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Chief Justices Elect New President

510pxmarshall_margaret I never knew that the chief justices of the nation's state and territorial courts have their own organization, the Conference of Chief Justices. They do. In fact, the organization is nearly 60 years old, launched in 1949. They met this week for their annual conference in Anchorage, Alaska, where they elected a new president, Margaret H. Marshall, chief justice of the Massachusetts Supreme Judicial Court, to a one-year term. Along with the CCJ presidency comes appointment as chair of the board of directors of the National Center for State Courts, the "think tank" of state courts. Marshall succeeds South Carolina Chief Justice Jean Hoefer Toal.

Wanting to know more about the CCJ, I went to its Web site and found this 70-page history. It provides this overview:

The Conference of Chief Justices has established itself as the primary representative of the state courts, providing them national leadership and a national voice. The chief justices, as the heads of the judicial departments in their respective states, come together in this organization to represent the state courts in the same way as the National Governors Association represents the executive branches of state government.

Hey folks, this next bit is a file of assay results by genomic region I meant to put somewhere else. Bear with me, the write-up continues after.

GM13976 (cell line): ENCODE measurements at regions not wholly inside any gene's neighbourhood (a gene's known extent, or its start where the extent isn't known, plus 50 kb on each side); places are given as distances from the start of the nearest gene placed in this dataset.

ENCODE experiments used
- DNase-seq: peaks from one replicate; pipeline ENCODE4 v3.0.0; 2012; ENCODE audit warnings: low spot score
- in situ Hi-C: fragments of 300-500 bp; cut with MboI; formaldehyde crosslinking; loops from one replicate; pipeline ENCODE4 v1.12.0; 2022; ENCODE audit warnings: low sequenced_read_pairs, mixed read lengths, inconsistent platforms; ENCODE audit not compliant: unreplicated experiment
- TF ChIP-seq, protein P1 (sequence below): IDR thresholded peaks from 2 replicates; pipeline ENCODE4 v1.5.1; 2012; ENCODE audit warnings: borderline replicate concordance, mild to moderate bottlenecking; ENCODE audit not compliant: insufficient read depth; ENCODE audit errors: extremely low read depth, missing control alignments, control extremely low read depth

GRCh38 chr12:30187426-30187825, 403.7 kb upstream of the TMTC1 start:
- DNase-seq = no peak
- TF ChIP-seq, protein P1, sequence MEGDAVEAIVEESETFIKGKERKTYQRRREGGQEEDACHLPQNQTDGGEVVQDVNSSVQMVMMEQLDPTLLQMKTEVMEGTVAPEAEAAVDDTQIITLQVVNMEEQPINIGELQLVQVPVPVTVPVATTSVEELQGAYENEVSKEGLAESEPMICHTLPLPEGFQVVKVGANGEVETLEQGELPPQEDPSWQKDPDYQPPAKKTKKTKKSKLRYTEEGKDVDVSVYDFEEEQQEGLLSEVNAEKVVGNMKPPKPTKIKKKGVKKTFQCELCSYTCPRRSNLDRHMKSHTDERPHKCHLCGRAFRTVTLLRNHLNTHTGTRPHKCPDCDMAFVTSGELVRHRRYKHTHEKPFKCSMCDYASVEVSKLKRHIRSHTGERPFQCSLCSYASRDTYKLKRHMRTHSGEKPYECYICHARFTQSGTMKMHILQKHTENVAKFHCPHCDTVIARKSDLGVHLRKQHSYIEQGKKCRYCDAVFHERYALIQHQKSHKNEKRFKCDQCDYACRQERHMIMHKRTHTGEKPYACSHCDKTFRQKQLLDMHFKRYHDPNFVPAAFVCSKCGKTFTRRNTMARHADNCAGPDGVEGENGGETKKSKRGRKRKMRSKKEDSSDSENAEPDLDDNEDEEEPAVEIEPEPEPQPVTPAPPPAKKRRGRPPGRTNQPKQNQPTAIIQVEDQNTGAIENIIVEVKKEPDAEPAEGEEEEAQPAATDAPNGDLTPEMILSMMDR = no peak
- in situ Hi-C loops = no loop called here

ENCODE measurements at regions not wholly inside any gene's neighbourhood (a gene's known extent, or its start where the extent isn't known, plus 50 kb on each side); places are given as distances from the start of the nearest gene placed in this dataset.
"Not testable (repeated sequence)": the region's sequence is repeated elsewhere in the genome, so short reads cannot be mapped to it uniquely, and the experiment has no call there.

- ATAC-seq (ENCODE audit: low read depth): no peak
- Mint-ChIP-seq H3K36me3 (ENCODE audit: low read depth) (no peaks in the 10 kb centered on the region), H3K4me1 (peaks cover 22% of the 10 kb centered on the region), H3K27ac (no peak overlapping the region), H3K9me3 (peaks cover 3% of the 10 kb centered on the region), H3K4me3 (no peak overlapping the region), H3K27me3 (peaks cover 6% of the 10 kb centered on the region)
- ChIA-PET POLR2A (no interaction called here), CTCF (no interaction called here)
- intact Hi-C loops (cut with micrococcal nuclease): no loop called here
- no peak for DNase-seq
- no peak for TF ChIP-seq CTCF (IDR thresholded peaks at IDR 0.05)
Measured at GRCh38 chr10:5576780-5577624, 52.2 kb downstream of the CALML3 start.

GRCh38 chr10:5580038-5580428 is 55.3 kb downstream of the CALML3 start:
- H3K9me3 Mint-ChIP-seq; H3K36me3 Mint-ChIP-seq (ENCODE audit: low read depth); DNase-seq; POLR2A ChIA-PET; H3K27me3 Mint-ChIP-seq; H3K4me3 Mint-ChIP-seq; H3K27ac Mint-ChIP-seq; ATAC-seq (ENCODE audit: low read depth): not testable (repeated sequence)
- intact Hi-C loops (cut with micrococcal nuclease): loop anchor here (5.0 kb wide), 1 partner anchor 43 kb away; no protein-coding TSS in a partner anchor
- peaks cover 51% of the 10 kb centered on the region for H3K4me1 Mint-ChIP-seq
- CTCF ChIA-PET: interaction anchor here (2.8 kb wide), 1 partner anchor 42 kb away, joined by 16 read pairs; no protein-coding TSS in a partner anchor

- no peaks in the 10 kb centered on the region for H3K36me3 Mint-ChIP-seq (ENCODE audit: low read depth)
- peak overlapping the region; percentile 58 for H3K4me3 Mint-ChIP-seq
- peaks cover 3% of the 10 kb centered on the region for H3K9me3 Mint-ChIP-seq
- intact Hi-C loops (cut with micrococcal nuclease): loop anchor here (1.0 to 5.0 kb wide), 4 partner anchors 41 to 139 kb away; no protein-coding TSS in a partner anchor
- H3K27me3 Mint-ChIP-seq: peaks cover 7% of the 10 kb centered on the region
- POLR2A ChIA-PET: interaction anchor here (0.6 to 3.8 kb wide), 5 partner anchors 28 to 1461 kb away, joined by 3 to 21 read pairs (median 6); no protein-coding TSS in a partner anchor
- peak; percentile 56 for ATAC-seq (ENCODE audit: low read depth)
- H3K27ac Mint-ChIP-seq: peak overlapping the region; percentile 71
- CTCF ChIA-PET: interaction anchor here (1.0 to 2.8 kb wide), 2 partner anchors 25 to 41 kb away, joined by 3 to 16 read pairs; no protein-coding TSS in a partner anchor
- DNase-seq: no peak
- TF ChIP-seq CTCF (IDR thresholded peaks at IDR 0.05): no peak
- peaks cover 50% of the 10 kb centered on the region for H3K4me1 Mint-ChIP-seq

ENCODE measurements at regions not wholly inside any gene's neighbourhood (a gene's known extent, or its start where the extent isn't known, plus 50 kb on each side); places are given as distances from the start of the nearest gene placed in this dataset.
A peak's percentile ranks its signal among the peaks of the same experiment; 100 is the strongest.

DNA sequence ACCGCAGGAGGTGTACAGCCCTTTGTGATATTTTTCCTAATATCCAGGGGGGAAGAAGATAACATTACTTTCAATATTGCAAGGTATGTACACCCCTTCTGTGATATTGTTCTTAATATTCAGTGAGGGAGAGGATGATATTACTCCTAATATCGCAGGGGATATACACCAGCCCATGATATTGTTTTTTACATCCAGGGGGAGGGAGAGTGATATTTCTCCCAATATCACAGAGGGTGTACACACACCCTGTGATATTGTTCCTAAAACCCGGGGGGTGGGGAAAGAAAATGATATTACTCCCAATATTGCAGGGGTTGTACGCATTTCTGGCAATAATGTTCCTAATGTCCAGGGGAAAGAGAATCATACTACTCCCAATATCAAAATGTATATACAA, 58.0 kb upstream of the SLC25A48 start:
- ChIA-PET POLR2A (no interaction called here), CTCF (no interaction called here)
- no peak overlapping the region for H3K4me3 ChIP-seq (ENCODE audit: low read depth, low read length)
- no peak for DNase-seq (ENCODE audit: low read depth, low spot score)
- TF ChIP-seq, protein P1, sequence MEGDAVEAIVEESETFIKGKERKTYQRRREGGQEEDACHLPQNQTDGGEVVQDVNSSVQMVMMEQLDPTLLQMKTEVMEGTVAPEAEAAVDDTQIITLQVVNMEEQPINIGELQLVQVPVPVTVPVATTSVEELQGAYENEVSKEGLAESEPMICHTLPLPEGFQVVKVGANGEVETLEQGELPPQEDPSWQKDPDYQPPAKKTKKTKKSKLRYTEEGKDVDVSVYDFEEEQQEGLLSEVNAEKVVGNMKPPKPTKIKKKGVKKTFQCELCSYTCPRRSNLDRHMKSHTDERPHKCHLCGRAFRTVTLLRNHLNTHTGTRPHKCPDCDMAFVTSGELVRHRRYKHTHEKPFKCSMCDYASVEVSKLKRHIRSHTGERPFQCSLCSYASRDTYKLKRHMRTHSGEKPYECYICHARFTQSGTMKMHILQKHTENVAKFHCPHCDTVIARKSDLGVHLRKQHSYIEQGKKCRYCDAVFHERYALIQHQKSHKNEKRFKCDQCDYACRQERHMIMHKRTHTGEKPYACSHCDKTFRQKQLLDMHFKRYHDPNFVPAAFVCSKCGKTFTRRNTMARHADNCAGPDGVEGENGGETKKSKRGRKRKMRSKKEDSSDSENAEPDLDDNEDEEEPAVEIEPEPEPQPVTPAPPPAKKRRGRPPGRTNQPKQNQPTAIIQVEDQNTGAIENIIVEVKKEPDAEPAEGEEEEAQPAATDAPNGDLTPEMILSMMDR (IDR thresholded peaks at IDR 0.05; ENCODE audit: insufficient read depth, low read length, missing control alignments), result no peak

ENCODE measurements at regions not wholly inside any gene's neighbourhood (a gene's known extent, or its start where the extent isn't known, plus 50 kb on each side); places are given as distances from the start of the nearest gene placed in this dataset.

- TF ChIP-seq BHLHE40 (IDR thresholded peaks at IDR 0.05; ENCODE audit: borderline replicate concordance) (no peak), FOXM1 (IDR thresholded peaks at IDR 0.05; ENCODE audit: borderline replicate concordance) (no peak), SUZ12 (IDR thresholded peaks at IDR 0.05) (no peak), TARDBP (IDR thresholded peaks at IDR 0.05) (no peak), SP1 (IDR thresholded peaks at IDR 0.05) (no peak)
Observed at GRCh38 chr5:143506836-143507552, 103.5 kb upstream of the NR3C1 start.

The history goes on to explain that the CCJ, along with the members of the Conference of State Court Administrators, elect the governing board of the National Center for State Courts. They also represent the state courts in their relations with the federal court system and serve as the principal mouthpiece for the state courts on Capitol Hill.

As for Justice Marshall, on a national level, she is perhaps best known as author of the opinion that legalized same-sex marriage in Massachusetts. She is the state's first woman chief justice and was only the second woman on the SJC when Gov. William Weld named her to the bench in 1996. A native of South Africa, she is a 1976 graduate of Yale Law School. Before coming on the bench, she was vice president and general counsel of Harvard University and a partner in the Boston law firms Choate, Hall & Stewart and Csaplar & Bok. She issued a statement saying that she is honored to serve as CCJ president and that state courts "face enormous challenges with changing demographics, burgeoning caseloads, and fiscal restraints."

Posted by Robert J. Ambrogi on August 1, 2008 at 12:32 PM | Permalink | Comments (3)

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